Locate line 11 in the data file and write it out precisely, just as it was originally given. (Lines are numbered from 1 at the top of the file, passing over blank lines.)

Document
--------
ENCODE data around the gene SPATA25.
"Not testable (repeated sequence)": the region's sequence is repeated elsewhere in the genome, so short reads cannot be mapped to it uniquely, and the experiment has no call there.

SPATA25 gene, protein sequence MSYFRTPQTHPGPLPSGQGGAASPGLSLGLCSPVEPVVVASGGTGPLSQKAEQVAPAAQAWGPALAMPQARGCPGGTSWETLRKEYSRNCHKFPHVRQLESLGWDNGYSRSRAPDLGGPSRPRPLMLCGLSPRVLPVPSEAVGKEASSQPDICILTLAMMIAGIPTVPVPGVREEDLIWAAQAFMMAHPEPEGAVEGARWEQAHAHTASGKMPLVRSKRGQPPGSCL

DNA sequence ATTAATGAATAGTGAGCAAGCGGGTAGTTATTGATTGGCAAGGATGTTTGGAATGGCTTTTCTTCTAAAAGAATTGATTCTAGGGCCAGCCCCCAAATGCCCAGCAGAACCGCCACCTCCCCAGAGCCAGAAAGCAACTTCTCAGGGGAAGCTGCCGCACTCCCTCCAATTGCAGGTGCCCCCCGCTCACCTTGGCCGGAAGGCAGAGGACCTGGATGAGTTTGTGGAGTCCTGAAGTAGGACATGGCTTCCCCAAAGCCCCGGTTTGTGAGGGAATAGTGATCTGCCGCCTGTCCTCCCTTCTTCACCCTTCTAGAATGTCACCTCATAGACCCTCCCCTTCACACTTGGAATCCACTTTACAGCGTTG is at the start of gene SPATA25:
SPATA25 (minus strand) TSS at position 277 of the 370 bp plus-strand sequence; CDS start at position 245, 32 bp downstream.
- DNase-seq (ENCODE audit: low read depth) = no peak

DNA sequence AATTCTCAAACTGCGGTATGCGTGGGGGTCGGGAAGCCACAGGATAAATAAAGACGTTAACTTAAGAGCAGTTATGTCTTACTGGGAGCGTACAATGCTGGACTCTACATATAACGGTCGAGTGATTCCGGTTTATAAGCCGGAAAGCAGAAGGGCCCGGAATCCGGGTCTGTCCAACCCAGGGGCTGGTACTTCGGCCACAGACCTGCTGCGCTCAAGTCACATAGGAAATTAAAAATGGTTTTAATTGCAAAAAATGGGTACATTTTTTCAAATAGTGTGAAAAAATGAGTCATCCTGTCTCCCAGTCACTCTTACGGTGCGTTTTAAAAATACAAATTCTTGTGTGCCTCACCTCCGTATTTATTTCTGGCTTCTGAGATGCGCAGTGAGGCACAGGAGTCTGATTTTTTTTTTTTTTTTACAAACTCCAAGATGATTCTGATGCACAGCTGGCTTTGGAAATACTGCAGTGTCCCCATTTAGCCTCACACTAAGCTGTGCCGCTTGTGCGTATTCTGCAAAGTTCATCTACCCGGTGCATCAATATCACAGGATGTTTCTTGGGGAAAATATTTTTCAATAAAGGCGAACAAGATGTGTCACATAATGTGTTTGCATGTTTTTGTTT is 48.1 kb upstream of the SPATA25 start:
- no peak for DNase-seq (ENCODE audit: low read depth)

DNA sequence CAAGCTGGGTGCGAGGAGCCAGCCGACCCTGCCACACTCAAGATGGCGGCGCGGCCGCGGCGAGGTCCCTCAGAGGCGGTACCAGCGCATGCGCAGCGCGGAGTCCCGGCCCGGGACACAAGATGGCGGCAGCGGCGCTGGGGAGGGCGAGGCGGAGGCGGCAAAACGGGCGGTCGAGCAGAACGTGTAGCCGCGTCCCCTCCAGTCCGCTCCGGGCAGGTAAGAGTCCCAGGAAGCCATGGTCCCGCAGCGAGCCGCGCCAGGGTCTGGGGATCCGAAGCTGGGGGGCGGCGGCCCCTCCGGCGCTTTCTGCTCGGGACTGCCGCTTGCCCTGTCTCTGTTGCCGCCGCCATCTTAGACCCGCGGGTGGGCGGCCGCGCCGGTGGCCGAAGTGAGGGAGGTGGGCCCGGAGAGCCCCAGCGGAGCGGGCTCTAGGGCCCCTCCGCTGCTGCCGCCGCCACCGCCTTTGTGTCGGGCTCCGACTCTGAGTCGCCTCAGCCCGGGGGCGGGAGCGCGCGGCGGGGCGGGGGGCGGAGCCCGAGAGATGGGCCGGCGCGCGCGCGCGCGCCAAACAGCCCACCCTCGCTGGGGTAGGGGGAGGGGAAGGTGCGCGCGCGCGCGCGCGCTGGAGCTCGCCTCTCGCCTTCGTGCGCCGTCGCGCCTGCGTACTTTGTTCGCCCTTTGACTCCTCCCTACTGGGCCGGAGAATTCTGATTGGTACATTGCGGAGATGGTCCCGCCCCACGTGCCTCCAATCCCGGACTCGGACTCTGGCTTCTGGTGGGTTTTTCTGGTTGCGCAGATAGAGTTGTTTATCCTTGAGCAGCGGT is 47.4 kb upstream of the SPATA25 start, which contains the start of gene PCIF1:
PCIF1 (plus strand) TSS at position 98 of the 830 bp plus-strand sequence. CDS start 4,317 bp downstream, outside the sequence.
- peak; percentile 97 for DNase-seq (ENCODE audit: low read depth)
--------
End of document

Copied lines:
- peak; percentile 97 for DNase-seq (ENCODE audit: low read depth)